And it’s a REALLY good thing, not just for “White, Christian, Anglo-Saxons,” but for EVERYONE.
The law was enacted to specifically help protect not just mainstream Christianity, but EVERY religion, and since it’s enactment, it has helped people from virtually every faith and creed: Muslim firefighters wishing to grow harmless, but non-regulation beards, Sikh federal employees being able to keep their ceremonial knife-pendants with them in government buildings, and a variety of protections for different Native American religious practices.
It’s proven to be such a good idea, that over 20 different states have enacted their own, state-level versions of the Federal RFRA, and thirteen more have similar proposals in the works.For over the past two decades, Federal and state RFRA’s have been supported and used by both the ADF and ACLU (who HATE each other), and lauded by politicians on both sides of the aisle with relatively little complaint.
So… why do people hate Indiana’s RFRA?
They (people like Chuck Schumer, who insists that his federal version was “totally different”) will tell you it’s because that, unlike other versions, Indiana’s RFRA is the ONLY one that applies to private suits and business, and since the state purportedly does not have specific anti-sexuality discrimination laws on the books, it allows for the wholesale discrimination of homosexual patrons in private business.
The problem is, none of that is true. First of all, both other state RFRA’s AND the Federal RFRA have been applied to private suits and cases, even a circuit court in California ruled that the federal RFRA could apply to private or business cases.
Oh yeah, and, of course, the Supreme Court’s decision in the Hobby Lobby case last year said pretty much the same thing.
As for wholesale discrimination… That doesn’t really work out either. While Indiana might not have specific, anti-discrimination laws based on sexuality, the language of their law would still allow businesses, regardless of religion, to be prosecuted for it. The RFRA is not an automatic “get out of jail free, because Jesus” card, and claiming it’s protection is no guarantee of winning your case. It’s just an option the defense can try to use and a layer of protection from frivolous infringement on religious practice.
However, none of that information could stop the unmitigated witch hunt in Indiana to right all those nonexistent wrongs.
“She disagrees with our very specific set of political philosophies! BURN THE WITCH!”
I call it a witch hunt because I honestly cannot think of a better comparison to make regarding the massive storm of relentless emotion and McCarthy-style tactics kick-started for so little reason or proven cause.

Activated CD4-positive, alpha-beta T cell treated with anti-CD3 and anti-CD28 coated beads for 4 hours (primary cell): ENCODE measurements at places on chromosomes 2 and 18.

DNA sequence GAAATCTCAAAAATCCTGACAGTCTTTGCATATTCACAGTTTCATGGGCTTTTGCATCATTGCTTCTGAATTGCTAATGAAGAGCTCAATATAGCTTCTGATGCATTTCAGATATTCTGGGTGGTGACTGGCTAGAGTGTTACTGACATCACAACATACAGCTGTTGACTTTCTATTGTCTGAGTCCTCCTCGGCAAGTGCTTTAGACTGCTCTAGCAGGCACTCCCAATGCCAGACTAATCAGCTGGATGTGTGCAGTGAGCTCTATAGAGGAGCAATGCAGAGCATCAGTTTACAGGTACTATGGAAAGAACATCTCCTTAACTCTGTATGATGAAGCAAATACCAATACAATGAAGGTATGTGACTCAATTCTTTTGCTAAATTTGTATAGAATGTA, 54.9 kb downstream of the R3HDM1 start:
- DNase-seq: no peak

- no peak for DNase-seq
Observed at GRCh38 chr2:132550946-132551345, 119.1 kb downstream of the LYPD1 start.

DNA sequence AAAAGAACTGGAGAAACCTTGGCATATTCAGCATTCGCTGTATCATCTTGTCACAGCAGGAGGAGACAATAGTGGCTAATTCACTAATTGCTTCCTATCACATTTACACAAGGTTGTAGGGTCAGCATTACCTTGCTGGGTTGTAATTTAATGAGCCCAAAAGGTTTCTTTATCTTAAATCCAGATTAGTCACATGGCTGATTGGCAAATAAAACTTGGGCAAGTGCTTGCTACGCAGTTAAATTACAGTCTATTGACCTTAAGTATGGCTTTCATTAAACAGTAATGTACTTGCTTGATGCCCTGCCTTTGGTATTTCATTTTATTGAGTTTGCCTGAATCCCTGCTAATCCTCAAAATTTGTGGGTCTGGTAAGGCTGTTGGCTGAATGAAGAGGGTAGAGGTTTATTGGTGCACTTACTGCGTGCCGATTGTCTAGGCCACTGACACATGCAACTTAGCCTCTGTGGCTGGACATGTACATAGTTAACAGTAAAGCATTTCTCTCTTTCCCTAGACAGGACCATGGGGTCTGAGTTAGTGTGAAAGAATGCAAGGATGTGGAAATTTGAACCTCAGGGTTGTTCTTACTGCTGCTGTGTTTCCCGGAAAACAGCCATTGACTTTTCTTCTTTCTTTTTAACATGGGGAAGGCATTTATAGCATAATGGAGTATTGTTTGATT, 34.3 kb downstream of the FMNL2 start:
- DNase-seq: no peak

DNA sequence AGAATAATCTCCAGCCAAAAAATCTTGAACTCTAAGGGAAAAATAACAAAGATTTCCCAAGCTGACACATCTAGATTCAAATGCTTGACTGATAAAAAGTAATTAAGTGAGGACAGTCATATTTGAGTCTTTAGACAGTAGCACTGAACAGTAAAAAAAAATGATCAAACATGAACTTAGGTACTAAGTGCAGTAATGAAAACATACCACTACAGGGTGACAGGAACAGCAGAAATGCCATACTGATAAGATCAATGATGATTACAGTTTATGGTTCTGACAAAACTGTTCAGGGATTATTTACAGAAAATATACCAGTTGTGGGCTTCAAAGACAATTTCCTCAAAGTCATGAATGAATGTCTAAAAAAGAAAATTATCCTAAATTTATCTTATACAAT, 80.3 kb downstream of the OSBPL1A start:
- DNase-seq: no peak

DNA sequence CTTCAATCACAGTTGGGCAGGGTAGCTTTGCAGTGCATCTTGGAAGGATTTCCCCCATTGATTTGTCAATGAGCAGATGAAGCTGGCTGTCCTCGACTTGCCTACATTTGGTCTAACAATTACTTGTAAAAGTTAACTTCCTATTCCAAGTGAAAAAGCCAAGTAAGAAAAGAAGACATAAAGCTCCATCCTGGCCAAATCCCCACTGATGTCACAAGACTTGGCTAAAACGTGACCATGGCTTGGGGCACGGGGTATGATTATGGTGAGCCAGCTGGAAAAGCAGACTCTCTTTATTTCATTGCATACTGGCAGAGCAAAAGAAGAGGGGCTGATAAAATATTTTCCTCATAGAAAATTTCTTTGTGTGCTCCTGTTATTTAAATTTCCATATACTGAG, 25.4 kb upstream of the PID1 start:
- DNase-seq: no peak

And it worked.
The leaders of Indiana have lined up like contrite schoolboys, promising to change things so people will stop hating them and that hateful, bigoted pizzeria you’ve probably heard so much about? The massive media scandal that snowballed from an off-hand interview has forced a family restaurant to close their business due to death threats and they have no idea when they’ll be able to reopen.
What’s the problem with what happened in Indiana?
The problems are numerous, but it ultimately boils down to three:
The misinformation, the shameless bullying, and the self-destructive hypocrisy.
You have a law that was never about discrimination or cake suddenly framed as being exclusively about both and nothing else. Because Hollywood said it was true, people everywhere bought it, even though the Indiana RFRA was not, is not, and was never going to be any kind of assault on the LGBT community. You have a pizza place touted as the smoking gun of Indiana discrimination, when, in fact, they specifically said they would happily serve anyone of any persuasion. However, responding that, if asked, they probably would not cater a same-sex wedding, has instead creating a media caricature of “prejudice pizza people” running to the media to proclaim their bigotry.
Can you feel the hate?
You have the outrageous response to their fairly innocuous comment that didn’t put the brakes on until someone threatened to firebomb their place of business. Twitter and Facebook exploded with people viciously harassing and verbally abusing every single Indiana-bred scapegoat that was presented to them, shamelessly using terrible language to browbeat people who disagreed into quiet silence.
You have the movement that’s suddenly weirdly OK with these kind of mob-rule tactics to intimidate people into hiding their true natures and beliefs. (Familiar?) Celebrities and CEOs were stumbling over themselves to see who can be the first to bravely boycott the fiscal giant of Indiana, while conveniently ignoring the rest of the 20+ states with the same laws…
… and still happily doing business with gay unfriendly nations like the People’s Republic of China. Apple CEO Tim Cook even announced his pious boycott of Indiana while simultaneously opening Apple stores in the VIOLENTLY homophobic (but wealthy) nation of Saudi Arabia.